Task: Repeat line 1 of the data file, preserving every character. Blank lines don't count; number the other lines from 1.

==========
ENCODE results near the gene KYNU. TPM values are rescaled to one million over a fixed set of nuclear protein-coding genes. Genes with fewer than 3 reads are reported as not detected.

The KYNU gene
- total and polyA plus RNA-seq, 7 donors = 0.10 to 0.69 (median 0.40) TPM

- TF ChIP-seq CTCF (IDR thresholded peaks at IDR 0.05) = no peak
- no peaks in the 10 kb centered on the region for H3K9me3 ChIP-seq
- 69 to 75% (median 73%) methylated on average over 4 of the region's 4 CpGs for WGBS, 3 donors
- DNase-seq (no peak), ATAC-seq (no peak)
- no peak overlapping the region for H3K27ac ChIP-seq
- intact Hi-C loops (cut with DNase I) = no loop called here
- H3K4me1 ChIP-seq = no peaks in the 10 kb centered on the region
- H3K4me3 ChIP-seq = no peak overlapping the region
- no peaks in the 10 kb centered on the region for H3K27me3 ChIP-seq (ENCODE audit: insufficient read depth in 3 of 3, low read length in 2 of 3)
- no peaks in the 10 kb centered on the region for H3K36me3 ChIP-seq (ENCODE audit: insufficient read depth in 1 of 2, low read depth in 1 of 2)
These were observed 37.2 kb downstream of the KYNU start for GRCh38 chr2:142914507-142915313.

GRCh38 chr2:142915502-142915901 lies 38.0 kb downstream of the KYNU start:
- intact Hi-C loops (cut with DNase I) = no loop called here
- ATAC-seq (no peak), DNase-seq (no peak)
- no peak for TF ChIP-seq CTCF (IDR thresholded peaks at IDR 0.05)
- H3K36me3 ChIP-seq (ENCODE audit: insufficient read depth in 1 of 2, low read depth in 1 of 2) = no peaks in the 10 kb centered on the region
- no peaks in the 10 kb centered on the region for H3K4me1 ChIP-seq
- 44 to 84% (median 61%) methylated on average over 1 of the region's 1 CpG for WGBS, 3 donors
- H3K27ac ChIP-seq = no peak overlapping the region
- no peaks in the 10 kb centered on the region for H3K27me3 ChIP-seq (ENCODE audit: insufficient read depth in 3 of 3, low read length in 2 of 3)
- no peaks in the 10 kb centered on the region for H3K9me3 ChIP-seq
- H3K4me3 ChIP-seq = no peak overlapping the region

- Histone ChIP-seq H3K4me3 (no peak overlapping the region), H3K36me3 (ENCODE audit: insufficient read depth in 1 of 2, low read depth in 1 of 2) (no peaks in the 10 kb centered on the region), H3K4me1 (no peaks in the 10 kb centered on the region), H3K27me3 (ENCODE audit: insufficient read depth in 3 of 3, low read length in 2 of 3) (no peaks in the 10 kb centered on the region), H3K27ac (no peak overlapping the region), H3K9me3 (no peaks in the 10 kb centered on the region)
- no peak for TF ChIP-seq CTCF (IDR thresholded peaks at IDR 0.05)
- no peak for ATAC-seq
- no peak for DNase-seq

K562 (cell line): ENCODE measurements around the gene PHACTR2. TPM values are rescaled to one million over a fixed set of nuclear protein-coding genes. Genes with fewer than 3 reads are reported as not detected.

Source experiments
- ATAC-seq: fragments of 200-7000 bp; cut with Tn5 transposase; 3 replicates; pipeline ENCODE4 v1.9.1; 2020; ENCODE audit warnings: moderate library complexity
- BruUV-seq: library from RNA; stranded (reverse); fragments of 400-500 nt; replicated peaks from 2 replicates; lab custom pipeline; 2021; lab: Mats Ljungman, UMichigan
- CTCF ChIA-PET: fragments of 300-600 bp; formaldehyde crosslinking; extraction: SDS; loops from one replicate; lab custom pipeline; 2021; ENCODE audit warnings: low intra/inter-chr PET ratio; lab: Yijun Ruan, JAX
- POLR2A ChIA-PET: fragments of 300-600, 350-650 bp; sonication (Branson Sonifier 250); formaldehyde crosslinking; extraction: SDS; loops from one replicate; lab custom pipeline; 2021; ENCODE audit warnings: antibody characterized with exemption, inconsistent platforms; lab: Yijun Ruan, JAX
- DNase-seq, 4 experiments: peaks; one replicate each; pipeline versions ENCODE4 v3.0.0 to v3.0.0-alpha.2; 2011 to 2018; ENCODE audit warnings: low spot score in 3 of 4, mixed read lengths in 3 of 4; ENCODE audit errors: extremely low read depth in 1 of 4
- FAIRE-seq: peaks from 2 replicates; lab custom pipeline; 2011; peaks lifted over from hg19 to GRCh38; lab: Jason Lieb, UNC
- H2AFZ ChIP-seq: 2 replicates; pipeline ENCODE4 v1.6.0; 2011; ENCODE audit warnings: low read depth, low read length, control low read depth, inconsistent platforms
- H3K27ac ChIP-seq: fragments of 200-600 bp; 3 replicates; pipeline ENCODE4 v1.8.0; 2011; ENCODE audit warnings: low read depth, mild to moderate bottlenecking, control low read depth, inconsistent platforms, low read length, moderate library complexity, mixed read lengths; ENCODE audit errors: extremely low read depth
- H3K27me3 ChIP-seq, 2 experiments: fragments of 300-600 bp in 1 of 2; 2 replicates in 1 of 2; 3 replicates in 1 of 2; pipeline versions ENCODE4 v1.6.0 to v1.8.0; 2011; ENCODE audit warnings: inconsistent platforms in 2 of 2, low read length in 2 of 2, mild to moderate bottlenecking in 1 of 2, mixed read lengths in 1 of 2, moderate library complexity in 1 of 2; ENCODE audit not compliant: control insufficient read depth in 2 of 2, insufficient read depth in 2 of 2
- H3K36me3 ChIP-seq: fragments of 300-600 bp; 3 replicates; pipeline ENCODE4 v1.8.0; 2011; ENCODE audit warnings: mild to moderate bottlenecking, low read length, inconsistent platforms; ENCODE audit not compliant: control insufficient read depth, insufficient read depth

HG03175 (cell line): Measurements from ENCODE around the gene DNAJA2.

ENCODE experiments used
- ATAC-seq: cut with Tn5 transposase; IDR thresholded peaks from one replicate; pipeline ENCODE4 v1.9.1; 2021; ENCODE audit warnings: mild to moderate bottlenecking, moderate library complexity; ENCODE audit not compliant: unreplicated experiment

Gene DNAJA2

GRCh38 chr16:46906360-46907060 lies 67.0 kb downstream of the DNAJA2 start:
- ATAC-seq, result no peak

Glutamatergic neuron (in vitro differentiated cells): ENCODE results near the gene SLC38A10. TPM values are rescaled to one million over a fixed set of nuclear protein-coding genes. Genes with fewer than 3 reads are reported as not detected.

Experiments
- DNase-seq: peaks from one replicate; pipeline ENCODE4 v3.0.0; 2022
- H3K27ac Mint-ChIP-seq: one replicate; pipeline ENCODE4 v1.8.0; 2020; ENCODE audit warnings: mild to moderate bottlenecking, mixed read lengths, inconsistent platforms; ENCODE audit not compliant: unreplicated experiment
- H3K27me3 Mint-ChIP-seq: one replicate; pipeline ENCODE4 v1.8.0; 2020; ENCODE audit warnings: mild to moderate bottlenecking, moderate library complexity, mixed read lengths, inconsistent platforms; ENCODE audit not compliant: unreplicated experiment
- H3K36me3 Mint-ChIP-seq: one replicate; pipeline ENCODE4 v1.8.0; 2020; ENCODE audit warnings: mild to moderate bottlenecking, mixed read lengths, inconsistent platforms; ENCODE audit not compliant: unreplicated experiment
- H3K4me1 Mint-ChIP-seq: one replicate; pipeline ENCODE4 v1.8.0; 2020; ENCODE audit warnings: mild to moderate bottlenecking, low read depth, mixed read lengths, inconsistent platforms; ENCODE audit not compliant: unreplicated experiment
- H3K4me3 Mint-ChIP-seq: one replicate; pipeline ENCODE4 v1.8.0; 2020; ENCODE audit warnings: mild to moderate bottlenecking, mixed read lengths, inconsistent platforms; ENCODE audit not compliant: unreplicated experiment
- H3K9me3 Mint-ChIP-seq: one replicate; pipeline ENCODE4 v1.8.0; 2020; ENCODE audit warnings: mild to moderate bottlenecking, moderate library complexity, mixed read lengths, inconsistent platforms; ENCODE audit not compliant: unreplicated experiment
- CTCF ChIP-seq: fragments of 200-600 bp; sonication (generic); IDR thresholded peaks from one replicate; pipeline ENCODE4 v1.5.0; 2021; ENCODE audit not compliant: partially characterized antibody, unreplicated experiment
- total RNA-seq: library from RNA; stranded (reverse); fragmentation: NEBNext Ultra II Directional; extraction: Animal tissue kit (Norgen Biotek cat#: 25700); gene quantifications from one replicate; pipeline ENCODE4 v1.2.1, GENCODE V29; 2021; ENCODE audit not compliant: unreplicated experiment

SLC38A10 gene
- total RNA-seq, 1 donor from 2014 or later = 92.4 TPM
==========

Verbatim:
ENCODE results near the gene KYNU. TPM values are rescaled to one million over a fixed set of nuclear protein-coding genes. Genes with fewer than 3 reads are reported as not detected.